Basically, Hubot listens to all the messages in a chat and takes action upon specified ones. To extend Hubot’s functionality your have to define a new regex and the action that should follow.

In the following we will use hubot as a client to the salt-event-hub.

module.exports = (robot) ->
robot.respond new RegExp("(deploy|remove) ([a-zA-Z]) ([0-9]+)$", "i"), (msg) ->
    event = msg.match[1]
    project = msg.match[2]
    build_number = msg.match[3]
    build_number = msg.match[3]
    data = {'source' : project, 'project': project, 'branch': branch, 'mode': mode, 'build_number': build_number }
    triggerEvent(msg, event, data)

triggerEvent is the function that performs the HTTPS POST request to the server.

triggerEvent = (msg, event, data) ->
    url = "https://salt-event-hub.example.com/#{event}/trigger"
    superagent
        .post(url)
        .ca(caCert)
        .set('X-AUTH-TOKEN', auth)
        .set('Content-type', 'application/json')
        .send(data)
        .end((err, res) ->
          msg.send(res))

caCert is our own certficate authority. We need to include it, because we are using a self signed certificate on the server side. You can either include the certificate as a string or read it from disk: caCert = require("fs").readFileSync(PathToSomeCa, "utf8")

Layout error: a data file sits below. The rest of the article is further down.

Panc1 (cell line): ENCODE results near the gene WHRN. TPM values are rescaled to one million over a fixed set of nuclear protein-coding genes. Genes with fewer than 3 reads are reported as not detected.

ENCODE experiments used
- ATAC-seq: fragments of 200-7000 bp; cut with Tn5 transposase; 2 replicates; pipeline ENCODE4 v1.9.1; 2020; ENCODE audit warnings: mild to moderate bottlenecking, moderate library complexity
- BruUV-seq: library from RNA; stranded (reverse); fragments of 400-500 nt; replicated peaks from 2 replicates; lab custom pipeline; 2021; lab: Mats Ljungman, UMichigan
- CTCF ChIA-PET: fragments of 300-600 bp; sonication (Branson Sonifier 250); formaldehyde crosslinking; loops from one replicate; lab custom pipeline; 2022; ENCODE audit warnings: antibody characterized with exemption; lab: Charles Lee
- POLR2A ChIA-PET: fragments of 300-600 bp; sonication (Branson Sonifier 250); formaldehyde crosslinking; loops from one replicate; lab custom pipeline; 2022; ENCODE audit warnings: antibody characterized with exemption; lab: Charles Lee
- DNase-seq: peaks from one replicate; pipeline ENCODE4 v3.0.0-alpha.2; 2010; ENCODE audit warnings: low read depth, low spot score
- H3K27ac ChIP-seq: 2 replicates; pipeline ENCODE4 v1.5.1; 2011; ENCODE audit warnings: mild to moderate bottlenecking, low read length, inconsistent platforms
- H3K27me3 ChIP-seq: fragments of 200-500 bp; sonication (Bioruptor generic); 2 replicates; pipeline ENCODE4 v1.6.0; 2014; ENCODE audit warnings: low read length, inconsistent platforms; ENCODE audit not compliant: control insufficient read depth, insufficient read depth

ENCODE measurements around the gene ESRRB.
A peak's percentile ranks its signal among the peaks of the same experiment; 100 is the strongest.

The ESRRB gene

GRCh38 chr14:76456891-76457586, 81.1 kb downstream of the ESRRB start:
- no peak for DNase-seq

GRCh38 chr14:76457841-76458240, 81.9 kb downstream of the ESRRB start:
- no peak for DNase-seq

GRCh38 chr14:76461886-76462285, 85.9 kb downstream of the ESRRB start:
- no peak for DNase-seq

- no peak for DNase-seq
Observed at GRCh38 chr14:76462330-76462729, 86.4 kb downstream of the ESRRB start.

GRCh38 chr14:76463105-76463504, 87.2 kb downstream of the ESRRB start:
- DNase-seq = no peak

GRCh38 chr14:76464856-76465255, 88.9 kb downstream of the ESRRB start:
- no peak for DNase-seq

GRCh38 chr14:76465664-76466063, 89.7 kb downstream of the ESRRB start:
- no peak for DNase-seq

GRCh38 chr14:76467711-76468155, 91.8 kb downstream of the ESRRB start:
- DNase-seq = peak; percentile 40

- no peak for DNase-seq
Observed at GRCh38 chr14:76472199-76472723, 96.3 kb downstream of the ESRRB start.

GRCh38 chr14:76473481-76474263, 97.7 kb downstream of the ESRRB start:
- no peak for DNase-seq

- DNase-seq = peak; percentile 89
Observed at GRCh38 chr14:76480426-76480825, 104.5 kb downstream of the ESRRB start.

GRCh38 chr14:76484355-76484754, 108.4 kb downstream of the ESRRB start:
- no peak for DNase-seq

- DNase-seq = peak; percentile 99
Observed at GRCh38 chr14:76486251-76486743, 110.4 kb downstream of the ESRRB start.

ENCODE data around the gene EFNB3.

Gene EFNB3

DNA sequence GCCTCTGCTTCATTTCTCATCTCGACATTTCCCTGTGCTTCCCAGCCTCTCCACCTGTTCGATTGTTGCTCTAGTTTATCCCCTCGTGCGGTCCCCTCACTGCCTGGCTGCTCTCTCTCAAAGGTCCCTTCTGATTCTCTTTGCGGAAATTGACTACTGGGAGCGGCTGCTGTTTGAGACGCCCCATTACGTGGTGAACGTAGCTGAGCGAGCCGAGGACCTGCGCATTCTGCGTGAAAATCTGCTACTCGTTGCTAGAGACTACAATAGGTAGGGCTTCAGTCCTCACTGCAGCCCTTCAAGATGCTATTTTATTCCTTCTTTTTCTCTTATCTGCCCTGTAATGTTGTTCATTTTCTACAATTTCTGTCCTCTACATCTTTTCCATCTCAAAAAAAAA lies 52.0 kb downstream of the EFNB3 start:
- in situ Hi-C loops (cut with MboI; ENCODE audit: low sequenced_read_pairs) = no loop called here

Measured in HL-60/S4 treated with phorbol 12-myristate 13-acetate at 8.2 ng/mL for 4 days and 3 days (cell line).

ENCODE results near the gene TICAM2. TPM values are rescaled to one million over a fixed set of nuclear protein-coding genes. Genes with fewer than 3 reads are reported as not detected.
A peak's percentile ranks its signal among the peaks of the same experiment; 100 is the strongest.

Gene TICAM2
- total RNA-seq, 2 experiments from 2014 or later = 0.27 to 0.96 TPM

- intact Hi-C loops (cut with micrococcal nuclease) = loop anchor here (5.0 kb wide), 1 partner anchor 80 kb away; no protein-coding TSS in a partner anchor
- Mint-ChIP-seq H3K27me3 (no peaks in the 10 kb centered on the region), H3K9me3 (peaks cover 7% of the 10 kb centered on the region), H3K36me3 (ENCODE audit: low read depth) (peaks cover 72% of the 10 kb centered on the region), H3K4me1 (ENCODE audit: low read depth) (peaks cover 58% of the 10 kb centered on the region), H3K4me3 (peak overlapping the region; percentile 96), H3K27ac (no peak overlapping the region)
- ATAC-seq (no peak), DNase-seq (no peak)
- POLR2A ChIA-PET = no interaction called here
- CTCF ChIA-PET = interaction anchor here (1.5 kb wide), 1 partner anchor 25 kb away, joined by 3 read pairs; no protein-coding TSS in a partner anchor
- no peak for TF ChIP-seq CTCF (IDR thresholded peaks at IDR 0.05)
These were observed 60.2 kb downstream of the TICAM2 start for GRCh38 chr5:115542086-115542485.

auth is the required authentication token

With this developers can say hubot deploy oxalis 50 in our chat if they want to roll out version 50 of our tool oxalis. Hubot will then call the salt-event-hub which then triggers the deploy event in the salt system.

Salt reactor

To cover the full use case, here is a short excurse into reactor formulas which contain the code that runs upon the occurrence of events. Reactor formulas give you access to the LocalRunner subsystem which is the same subsystem you are using when using the salt command on the shell. Coming from the former section we want to deploy the version 50 of oxalis. We would use the following commands on the command line to first update the package manager and then install the application:

salt -G "role:oxalis" pkg.refresh_db
salt -G "role:oxalis" pkg.install oxalis version="50"

We can pack those two commands in a reactor formula that will be executed upon the “deploy” event being triggered:

#deploy.sls
{% set target = "role:%s" % data['project'] %}
{% set expr_form = "grain" %}

update-repos:
  cmd.pkg.refresh_db:
    - tgt: {{target}}
    - expr_form: {{expr_form}}

install-package:
  cmd.pkg.install:
    - tgt: {{target}}
    - expr_form: {{expr_form}}
    - kwarg:
        name:  {{data['project']}}
        version: {{data['build_number']}}

You can see that within reactor formulas the event payload can be found in the top level of the data dictionary. If the event was triggered on the master socket, it will contain the payload on the toplevel. On the other hand, if it was triggered by a minion, the event payload can be found at data[‘data’].

Finally you have to define which events should trigger which reactor formulas. You can do that in the master.conf in the reactor section as follows:

reactor:
  - 'deploy':
    - /srv/reactor/deploy.sls

This is how you can have fun with an infrastructure that can respond to events outside it’s own reach.

Contributions

The project is available under MIT licence, go checkout the code, if you’re interested.

by Thomas Werkmeister , Mateusz Maciaszek